Frédéric Niyotwizera was in 2009 sentenced to ten years in prison during the court trial in Musanze district, for repeatedly sexually abusing a girl below eighteen years of age.
During the trial, he pleaded guilty with regret and asked court to reduce his sentence on grounds he was a person living with HIV/Aids (PLWHA) and needed medical attention.
However, without taking much time to discuss his health concerns, court resolved the sentence was lawful and he would get treated in prison.
With such cases among others witnessed, Rwanda and United Nations Community have committed to advocate for the case of PLWHA and Gender Based Violence (GBV) victims in order to improve human rights and end the scourge as a human threat by 2030.
The resolution was taken this November 8, 2018 at a high level symposium on capacity building of law enforcing officers on linkages between Gender Based Violence (GBV), HIV and legal protection to advance fast track agenda for ending Aids in Rwanda.
The symposium, opened by the Minister of Health Dr. Diane Gashumba, recommended an improvement on the legal procedures in offering equity justice to PLWHA especially sex workers, housemaids and same sex relations- whom reports indicate are now at high risk of abuse, social violence and stigma.
They suggest that the rulings in these cases should take into consideration, that they are people who deserve attention, even if they may serve the same sentence provided in the law.
“The justice we need here doesn’t mean uniformity in all cases but giving the rightful protection which is relevant and suitable for the specific individual cases,” said Dr. Sabin Nsanzimana HIV/AIDS and STIs Division Manager at Rwanda Biomedical Center.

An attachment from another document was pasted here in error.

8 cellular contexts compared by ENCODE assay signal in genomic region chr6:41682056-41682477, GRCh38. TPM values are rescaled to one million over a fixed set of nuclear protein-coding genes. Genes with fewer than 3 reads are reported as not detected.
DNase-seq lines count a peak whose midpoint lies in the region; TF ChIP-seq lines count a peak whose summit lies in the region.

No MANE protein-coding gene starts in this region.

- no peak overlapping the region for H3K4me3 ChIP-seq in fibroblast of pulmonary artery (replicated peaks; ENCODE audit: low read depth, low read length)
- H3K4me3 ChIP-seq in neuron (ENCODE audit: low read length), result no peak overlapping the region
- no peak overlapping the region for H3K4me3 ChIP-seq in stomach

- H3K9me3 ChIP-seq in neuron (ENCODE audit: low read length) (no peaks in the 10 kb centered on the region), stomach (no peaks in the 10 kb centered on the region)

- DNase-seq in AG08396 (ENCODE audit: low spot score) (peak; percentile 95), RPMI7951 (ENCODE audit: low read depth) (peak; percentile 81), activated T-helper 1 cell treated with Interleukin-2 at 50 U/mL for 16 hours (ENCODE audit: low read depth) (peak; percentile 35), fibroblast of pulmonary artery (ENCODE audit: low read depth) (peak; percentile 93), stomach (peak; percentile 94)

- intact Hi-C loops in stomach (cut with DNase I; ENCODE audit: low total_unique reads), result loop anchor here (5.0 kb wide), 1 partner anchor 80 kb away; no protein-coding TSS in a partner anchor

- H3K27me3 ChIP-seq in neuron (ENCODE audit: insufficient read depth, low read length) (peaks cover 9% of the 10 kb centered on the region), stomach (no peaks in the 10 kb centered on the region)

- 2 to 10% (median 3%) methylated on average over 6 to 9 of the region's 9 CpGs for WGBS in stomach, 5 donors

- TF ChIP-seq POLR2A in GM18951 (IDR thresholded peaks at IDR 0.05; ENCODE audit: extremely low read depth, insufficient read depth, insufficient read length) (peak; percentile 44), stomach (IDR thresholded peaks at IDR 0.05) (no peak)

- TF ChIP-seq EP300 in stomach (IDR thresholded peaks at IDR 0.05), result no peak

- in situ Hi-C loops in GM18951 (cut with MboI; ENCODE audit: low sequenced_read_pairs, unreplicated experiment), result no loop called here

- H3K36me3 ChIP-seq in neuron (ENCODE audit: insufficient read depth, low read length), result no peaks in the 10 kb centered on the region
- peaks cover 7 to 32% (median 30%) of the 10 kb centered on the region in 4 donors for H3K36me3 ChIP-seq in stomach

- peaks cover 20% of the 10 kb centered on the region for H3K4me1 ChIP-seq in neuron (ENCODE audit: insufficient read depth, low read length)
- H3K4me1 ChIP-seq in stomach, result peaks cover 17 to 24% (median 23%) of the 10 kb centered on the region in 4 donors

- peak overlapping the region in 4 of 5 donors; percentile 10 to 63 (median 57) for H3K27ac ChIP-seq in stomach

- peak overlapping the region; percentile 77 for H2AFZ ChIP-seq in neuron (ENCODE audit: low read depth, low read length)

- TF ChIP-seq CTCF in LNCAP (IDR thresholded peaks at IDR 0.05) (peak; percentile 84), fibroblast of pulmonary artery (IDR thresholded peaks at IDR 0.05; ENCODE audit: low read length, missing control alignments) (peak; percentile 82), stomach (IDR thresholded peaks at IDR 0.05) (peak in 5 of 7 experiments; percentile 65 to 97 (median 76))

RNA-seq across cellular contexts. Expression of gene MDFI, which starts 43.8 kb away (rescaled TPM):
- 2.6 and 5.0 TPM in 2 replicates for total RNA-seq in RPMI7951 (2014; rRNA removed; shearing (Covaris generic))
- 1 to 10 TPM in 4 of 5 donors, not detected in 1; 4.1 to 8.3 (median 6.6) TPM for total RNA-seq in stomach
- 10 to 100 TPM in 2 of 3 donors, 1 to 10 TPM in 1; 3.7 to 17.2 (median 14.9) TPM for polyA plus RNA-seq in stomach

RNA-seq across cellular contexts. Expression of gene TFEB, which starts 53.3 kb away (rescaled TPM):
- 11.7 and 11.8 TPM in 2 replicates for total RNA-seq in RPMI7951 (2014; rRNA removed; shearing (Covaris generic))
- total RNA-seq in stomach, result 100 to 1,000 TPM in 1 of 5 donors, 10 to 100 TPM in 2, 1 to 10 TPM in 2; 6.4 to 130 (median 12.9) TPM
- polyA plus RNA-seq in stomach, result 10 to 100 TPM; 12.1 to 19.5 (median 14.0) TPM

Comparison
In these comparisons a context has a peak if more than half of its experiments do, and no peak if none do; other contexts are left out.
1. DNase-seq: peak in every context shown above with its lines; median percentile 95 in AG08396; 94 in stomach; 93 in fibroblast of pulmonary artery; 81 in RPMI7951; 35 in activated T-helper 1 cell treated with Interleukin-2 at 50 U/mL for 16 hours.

William Ndengeyinka, Senior State Attorney in the Ministry of Justice on the role of judicial system in enhancing human rights for HIV and GBV victims said that court system is supported by laws and constitution but more detailed attention is needed by judiciary.
“For us we see it as an issue, we want to see judges discuss issues raised in GBV and would be happy to see courts take their time discussing all details of the court proceeding.
We need to develop jurisprudence on the rights of PLHIV (role of lawyers, prosecutors, judges, activists,” Ndegeyinka said.
Lawyers like Aloys Hakizimana, who defended a sexual abuse and pregnancy case for a child in Muhanga district without pay, says that the judicial system should stop focusing on the financial benefits and instead the value of a case.
Sex workers testimonies reveal that living with HIV is also made harder in the face of abuse of their human rights by security officials, local defense officers, local leaders and health workers who refuse to provide services.
“We are also humans. We are calling for a new approach to how they handle us during an arrest or general security curfew. I was recently beaten by local leaders and asked to leave the village because of working with sex workers.” said Marie Claire Mukampogazi who has formed nine associations of Female Sex Workers since 2016.
Shafiga Murebwayire, Division Manager Anti-GBV at Rwanda Investigation Bureau (RIB) says that in order to effect human rights, institutions should handle cases by the book.
The symposium is also part of Rwanda’s preparations to join the rest of the world towards celebration of the 70th anniversary of the human rights declaration of which Rwanda has ratified several conventions.